P. S. I didn’t grade the test.

Precious Words

festival_of_books1This morning on CBS Sunday Morning, there was a poignant story about a WWII veteran, one of the few living soldiers who participated in the D-Day landing. He had a box full of military medals, but that wasn’t what this story was about. Instead, this piece was about another battle that he fought all of his life.

Throughout his life, he was cut out of a very important world–the world of reading. Others “covered” for him with work reports and other important documents he needed to understand. And he was ashamed that he let them do that for him. He thought being illiterate was more shameful than anything in his life. Oh, he tried to learn to read at different periods, but either he quit or his teacher gave up.

That is, until he recently met a young woman at Northeastern University, who gave him the patience and had the skills to open up the world of reading for him at age 90. His story should be an inspiration for all of us.

First, all of us who can read don’t realize what a precious gift our teachers gave us a long time ago. We can experience different worlds, professions, viewpoints, through millions articles, newspapers and books. We can enjoy novels that touch our hearts. Words are all around us. It’s how we learn. It’s how we expand our worlds from one single town to the universe.

Second, as writers, we are even more blessed because we can contribute our ideas and thoughts to the libraries. We have a chance to touch others in memorable ways. Our true or fiction stories have the power to change people’s lives. With that being true, we must also remember it is our responsibility to tell the truth as we know it.   

I know from now on when I want to whine about how hard it is to write on a particular day, I will remember that veteran,  shut up, and get to work. His quest to learn to read taught me something today. He appreciates books and what they contain. If I never becoming a best selling author, it will be my fault because he reminded me that if I want something, I have to go after it. I have to dig deep, work hard and keep my eye on the prize.

In his memorable words, “If you want to do something, get in there and learn now because you ain’t going to learn in that pine box.”

An Author, A Breakfast, and A Confession

I’m gearing up for a big deal on November 10. In fact, my preparation has turned my back bedroom into a storage facility. Boxes of books are stacked up for a book signing that will take place at a rather prestigious event in our city. This year I was invited to speak at “The Friends of the Library” Annual Breakfast which will raise funds for the one library we have left. When I was a kid, there were several library branches around Racine, but now we only have one left.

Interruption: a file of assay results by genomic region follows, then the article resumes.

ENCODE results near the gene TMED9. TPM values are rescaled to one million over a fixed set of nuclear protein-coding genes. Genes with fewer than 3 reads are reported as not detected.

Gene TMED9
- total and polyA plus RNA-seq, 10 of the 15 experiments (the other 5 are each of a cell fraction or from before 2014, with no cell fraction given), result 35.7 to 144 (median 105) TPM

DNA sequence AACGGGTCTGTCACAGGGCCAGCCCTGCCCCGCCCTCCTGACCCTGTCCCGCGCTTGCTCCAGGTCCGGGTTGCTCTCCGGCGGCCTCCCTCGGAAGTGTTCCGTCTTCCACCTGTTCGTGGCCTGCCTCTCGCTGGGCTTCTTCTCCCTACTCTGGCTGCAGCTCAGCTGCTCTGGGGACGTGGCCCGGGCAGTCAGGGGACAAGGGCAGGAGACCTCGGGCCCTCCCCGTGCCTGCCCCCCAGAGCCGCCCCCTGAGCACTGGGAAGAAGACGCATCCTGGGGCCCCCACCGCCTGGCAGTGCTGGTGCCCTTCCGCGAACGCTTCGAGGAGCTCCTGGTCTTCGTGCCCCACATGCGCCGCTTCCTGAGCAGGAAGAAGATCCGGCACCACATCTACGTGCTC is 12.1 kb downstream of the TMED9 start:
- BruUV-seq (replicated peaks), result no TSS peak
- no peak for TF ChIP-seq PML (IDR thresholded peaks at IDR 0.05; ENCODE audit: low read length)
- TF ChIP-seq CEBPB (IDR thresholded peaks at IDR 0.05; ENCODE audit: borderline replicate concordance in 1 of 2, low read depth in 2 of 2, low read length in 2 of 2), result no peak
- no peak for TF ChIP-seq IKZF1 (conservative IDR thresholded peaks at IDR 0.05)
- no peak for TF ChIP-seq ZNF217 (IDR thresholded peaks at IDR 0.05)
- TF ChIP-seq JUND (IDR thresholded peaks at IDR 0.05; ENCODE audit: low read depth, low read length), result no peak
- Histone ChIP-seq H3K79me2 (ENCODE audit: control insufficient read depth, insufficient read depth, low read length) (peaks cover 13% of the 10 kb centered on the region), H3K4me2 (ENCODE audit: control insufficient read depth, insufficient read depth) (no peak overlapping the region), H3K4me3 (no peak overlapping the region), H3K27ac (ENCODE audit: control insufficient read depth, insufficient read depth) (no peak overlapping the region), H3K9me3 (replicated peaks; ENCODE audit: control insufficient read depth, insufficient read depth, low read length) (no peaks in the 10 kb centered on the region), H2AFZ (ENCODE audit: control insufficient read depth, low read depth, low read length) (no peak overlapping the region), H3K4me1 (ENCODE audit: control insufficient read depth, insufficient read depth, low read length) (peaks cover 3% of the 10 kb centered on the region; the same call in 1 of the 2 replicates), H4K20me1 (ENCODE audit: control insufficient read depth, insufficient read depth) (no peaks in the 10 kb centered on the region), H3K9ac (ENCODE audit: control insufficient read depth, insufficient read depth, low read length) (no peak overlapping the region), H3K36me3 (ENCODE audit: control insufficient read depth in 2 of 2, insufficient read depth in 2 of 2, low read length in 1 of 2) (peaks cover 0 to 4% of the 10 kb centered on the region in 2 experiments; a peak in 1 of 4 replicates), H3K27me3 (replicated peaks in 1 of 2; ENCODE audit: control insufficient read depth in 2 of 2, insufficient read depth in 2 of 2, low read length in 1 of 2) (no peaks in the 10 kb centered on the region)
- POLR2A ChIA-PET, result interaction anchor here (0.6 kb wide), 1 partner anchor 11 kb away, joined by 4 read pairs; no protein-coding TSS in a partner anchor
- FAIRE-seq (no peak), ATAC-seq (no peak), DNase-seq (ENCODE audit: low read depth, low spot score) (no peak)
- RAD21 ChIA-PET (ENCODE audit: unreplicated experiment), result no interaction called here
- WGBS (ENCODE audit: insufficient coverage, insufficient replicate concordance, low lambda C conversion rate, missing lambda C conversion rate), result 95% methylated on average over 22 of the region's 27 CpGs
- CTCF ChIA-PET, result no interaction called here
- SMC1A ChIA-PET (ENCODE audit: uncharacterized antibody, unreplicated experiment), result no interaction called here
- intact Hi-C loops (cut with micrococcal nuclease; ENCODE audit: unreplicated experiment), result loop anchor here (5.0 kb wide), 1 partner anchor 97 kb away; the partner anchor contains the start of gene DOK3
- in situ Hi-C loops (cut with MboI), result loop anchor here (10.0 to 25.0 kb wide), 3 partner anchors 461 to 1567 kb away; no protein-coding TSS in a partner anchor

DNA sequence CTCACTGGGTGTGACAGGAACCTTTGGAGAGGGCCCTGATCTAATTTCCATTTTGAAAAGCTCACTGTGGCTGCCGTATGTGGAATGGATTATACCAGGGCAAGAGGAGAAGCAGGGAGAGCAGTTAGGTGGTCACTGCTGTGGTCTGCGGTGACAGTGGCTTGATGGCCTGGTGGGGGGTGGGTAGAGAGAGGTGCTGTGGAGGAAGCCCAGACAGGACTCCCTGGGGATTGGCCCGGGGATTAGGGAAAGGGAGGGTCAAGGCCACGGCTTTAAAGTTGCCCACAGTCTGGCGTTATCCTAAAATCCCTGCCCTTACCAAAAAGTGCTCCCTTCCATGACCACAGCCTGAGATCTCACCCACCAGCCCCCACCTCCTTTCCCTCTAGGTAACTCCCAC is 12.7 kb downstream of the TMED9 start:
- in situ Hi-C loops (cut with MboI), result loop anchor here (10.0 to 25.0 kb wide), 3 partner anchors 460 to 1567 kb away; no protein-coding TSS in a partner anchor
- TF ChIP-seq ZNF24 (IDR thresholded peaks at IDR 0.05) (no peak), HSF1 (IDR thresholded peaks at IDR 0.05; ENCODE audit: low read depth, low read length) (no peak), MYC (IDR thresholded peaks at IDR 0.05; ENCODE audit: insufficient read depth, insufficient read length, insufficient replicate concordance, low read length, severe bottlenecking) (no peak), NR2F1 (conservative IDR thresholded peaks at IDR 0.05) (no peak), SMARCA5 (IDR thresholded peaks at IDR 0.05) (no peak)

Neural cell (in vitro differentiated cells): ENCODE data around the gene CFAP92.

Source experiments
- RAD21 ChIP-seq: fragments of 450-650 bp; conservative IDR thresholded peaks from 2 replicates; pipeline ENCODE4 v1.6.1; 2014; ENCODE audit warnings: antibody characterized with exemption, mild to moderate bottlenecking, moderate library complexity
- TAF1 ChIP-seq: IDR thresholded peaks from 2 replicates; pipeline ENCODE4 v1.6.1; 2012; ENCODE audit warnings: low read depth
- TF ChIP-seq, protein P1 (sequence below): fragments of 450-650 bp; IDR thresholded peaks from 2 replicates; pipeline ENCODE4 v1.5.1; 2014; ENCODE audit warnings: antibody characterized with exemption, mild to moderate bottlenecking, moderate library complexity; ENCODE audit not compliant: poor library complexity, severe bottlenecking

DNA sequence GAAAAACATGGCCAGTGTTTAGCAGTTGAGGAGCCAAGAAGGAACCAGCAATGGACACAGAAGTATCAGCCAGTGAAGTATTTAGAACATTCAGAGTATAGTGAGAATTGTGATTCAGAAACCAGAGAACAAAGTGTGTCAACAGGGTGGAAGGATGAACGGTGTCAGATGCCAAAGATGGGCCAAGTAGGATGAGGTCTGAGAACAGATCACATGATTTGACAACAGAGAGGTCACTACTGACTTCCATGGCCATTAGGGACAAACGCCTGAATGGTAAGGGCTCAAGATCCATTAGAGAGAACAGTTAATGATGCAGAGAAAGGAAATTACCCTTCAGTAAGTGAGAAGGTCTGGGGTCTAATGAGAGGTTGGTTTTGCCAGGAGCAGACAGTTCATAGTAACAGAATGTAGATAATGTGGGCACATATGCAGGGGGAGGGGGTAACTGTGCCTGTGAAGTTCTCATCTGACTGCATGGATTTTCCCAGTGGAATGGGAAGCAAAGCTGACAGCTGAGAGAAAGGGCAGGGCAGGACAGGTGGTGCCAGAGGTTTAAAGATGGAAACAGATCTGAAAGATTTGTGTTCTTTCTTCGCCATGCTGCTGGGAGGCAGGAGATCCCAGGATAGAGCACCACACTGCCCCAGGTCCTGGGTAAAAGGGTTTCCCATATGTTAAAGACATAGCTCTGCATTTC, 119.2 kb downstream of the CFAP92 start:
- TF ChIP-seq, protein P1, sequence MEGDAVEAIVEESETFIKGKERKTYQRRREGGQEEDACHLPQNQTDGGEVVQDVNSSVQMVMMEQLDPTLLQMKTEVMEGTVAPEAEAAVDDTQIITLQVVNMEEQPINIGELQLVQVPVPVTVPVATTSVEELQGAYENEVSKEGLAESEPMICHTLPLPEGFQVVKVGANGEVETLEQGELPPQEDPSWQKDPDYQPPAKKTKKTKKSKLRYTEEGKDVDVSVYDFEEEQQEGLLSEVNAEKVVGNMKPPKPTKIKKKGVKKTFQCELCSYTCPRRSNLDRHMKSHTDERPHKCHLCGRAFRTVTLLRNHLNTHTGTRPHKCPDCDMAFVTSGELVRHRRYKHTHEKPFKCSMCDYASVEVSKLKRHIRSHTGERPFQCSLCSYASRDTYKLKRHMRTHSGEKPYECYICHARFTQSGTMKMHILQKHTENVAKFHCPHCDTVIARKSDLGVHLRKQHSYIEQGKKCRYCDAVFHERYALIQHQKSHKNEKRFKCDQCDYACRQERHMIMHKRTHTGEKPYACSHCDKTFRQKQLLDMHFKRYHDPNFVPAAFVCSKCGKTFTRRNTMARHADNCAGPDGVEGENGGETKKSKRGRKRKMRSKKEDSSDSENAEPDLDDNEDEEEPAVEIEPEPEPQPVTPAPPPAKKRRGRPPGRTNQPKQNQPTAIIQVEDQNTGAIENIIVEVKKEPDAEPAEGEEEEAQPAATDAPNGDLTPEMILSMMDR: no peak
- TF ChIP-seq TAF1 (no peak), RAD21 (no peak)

I’m very honored I was asked to speak at this event because our libraries are something that we need to protect. Growing up in Sturtevant, (a small village about six miles west of Racine), my only exposure to a library was a bookmobile that stopped at the public school twice a month. I was fascinated by this special vehicle, which was really a city bus retrofitted with bookshelves and a check-out desk. But to a elementary school-aged child, it was a fascinating vehicle, which opened my imagination to all different kinds of things.

If it hadn’t been for that glorified city bus, I wouldn’t have been able to read my favorite stories about deep sea adventures and imaginary ships that explored space.  The unfortunate thing about having the bookmobile come to our village was I never got a chance to visit a real library as a child. In fact, I didn’t really walk through a library until I went to high school. This lack of exposure caused me to be intimidated by libraries.

The sheer mystery of the place frightened me. Terms like the Dewey Decimal System, card catalogs, inter-library loans, made me feel stupid because I had not idea what they meant. So, I avoided libraries until I found myself at the University of Wisconsin. I know it’s crazy, but I was probably the only English major on campus with a library phobia.

I’m happy to tell you that like other childhood maladies, I out grew my fear of the library. Now I can roam the stacks like a great explorer and discover things I didn’t know before. I can “meet” famous people. I can go on journeys that I might never otherwise take. I can escape to worlds I never knew existed, or remember events that I’ve lived through. Best of all, I can research details for the books I write.

If you have small children in your life, I beg of you–PLEASE take them to the library. Don’t let them grow up like I did with an unnatural fear of a building that holds so many wonderful gifts.

Better yet, if you can support your local library, do so. Even if it means just going to a breakfast to hear an author speak.  If your interested, here’s the story that appeared in our local newspaper: http://www.journaltimes.com/calendar/benefit-and-fundraiser/breakfast-with-the-authors/event_033d6bec-21ee-11e2-bb03-0019bb2963f4.html